“Let My Building Burn”

Ruhel Islam’s Gandhi Mahal Indian restaurant burned down during protests in late May — not far from the Third Precinct police headquarters in Minneapolis. (Krithika Varagur)

When restaurant owner Ruhel Islam said “let my building burn” last month in Minneapolis, he instantly captured a pulsating national mood. He also seemed to throw a glass of ice-cold water on the South Asian American community, who, in broad strokes, have long been complacent about showing up for and protesting alongside Black Americans against police brutality and for civil rights.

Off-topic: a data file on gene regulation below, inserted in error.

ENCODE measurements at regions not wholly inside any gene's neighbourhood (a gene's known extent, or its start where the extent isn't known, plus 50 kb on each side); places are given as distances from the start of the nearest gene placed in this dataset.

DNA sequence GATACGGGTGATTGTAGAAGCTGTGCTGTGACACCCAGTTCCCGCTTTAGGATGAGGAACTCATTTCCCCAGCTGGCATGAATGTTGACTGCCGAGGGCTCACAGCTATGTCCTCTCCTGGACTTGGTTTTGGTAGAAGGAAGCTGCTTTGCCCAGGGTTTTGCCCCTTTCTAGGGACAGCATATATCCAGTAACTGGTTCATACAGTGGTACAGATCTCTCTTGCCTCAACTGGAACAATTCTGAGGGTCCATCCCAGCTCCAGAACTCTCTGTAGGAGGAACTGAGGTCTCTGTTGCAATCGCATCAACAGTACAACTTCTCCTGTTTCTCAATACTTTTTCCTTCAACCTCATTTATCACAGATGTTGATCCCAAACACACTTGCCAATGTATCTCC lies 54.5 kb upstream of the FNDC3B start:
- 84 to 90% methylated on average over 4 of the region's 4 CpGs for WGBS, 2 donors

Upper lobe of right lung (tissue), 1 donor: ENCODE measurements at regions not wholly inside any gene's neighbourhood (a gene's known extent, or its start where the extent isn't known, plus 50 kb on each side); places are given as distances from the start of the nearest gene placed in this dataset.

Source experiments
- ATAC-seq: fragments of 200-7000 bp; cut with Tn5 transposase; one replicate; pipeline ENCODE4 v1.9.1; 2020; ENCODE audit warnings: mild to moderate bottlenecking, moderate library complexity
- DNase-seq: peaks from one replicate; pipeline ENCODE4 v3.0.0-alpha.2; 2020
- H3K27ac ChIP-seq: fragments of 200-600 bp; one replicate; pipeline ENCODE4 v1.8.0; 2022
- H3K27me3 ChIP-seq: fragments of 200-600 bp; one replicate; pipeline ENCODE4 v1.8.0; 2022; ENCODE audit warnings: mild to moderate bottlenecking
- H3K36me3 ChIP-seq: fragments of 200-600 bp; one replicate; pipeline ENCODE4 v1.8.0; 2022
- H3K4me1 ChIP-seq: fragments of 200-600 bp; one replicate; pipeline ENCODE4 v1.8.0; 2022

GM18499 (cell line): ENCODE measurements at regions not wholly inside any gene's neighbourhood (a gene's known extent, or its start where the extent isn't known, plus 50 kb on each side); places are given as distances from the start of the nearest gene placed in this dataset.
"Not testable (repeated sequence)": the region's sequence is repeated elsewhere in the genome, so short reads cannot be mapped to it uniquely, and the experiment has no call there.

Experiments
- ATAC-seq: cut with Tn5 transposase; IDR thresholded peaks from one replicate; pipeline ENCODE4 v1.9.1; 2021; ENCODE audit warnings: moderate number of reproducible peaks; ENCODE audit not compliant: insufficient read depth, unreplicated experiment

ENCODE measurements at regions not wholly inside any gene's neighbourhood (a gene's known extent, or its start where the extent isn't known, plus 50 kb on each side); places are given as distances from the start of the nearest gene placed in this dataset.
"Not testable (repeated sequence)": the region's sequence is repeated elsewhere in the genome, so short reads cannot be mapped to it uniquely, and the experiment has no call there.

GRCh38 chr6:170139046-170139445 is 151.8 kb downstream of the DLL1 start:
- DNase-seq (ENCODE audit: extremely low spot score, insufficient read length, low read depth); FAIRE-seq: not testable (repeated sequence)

Islam’s face became well-known through a now-viral Facebook post, and in the New York Times, where the Bangladeshi American spoke about how his beloved downtown restaurant, Gandhi Mahal, was burned to the ground by protesters. But Islam wasn’t mad, stating that it could be rebuilt and that the protesters’ anguish was justified. The radical commitment of his actions cut through the miasma of posts and occasionally pointed silences, the screen-based modes of quarantine-era solidarity. Here was a South Asian American who was really walking the walk. Not only did he support the protesters, but he even gave up what was left of his restaurant to medics for them to use in the following days and cooked up vats of dal to feed them.

I thought of

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